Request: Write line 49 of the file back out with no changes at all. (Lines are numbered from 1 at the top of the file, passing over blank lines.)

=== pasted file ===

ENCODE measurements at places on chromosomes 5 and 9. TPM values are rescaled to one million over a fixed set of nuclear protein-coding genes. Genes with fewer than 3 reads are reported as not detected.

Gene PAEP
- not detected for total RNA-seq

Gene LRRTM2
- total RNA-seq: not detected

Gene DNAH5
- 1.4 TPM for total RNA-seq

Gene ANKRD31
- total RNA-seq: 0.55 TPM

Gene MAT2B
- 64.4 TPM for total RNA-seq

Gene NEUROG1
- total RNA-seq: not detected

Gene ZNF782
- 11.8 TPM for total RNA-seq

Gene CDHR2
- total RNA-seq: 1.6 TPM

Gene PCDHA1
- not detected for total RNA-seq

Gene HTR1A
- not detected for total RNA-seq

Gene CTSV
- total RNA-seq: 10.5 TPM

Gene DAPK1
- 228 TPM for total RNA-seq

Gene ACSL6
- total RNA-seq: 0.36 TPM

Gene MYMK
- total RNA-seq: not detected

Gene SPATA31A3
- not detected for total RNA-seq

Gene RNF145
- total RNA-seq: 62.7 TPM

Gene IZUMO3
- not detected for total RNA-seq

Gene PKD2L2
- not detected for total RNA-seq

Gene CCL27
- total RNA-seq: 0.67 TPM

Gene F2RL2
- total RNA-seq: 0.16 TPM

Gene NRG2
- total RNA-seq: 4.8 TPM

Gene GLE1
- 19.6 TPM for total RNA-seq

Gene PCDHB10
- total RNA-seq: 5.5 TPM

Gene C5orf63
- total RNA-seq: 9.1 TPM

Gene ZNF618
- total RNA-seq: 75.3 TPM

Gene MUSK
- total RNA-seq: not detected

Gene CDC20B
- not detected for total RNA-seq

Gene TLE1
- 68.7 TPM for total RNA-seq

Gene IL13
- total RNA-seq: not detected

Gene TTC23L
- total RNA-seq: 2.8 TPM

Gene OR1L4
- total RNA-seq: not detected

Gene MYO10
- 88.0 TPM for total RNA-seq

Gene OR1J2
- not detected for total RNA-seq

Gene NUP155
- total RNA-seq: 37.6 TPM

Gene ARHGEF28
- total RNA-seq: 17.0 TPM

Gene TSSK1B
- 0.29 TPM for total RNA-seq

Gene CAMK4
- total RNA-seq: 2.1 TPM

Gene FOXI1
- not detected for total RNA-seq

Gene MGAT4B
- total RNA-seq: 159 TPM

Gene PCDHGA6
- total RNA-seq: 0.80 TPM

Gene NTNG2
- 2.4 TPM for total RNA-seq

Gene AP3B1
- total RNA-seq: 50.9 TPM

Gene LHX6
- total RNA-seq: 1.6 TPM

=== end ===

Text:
- total RNA-seq: 9.1 TPM